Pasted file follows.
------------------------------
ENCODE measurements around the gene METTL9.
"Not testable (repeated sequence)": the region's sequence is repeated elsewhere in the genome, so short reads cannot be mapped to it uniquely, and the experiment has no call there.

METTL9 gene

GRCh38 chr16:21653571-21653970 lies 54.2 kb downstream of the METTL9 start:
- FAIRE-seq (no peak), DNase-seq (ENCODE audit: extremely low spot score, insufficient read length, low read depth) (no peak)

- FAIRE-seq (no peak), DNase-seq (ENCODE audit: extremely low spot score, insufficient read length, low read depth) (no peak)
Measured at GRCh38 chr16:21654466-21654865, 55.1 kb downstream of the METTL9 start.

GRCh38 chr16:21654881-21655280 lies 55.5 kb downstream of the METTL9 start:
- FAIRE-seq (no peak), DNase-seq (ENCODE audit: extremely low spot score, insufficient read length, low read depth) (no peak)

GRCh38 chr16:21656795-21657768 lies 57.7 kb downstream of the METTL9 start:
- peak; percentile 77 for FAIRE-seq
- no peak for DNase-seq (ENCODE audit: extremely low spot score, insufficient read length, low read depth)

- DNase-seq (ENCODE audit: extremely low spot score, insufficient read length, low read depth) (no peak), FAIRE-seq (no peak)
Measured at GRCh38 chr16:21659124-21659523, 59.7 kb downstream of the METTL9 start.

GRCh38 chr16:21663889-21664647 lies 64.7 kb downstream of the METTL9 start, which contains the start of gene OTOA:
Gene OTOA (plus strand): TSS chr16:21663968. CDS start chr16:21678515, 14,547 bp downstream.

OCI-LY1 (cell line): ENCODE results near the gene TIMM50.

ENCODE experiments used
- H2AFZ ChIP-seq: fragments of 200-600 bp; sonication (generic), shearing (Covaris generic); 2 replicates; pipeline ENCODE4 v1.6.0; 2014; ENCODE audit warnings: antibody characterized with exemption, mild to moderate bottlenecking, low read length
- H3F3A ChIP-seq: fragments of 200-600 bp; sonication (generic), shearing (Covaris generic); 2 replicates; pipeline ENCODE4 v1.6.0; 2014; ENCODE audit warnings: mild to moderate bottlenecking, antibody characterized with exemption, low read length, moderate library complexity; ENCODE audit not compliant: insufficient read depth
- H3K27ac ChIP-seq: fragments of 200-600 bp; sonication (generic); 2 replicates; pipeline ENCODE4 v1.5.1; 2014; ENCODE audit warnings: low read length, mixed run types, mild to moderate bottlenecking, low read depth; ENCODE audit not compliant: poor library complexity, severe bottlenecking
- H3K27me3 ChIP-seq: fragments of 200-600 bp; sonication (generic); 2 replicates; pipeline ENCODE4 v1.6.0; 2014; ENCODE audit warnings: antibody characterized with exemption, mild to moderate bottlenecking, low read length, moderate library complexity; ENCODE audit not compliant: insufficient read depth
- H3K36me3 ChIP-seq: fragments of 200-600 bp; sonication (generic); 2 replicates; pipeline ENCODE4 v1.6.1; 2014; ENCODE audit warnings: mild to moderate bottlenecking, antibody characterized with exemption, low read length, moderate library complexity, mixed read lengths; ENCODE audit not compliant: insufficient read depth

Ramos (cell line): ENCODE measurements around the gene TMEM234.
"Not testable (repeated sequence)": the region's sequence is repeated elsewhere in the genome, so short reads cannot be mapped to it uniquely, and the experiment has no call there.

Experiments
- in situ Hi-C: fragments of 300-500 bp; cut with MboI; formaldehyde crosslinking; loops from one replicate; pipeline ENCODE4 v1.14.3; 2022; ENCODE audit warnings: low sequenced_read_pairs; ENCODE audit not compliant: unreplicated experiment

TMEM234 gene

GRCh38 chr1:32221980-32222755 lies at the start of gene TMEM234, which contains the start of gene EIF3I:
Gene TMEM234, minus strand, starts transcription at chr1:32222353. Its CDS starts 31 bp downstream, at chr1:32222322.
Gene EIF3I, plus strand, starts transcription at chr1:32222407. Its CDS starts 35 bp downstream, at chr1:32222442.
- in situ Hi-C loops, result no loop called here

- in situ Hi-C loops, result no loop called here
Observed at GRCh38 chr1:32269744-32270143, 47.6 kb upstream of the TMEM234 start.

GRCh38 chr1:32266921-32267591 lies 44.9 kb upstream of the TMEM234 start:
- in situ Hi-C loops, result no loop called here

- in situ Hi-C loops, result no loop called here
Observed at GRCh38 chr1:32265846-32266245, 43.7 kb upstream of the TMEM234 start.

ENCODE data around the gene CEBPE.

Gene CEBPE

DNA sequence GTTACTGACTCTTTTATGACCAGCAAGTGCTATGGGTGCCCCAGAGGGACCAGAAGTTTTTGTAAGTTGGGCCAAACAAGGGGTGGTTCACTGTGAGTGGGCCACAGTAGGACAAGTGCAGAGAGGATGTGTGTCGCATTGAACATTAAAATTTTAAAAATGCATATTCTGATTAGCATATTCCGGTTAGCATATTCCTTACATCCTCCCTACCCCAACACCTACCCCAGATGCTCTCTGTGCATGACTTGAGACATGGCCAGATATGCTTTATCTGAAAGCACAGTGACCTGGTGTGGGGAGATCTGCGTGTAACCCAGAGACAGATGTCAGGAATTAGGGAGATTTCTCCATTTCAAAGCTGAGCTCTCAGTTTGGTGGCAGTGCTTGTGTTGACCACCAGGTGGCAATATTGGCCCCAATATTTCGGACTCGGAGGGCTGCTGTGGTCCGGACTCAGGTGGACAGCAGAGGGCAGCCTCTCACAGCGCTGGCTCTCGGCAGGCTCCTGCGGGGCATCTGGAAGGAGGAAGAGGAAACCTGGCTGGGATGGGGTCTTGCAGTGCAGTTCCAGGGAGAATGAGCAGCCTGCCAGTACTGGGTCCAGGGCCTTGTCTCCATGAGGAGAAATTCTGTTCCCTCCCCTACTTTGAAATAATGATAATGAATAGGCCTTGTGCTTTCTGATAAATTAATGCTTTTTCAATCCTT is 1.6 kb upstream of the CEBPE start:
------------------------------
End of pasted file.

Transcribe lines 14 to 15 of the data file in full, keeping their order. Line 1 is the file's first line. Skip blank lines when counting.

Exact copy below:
Measured at GRCh38 chr16:21659124-21659523, 59.7 kb downstream of the METTL9 start.

GRCh38 chr16:21663889-21664647 lies 64.7 kb downstream of the METTL9 start, which contains the start of gene OTOA: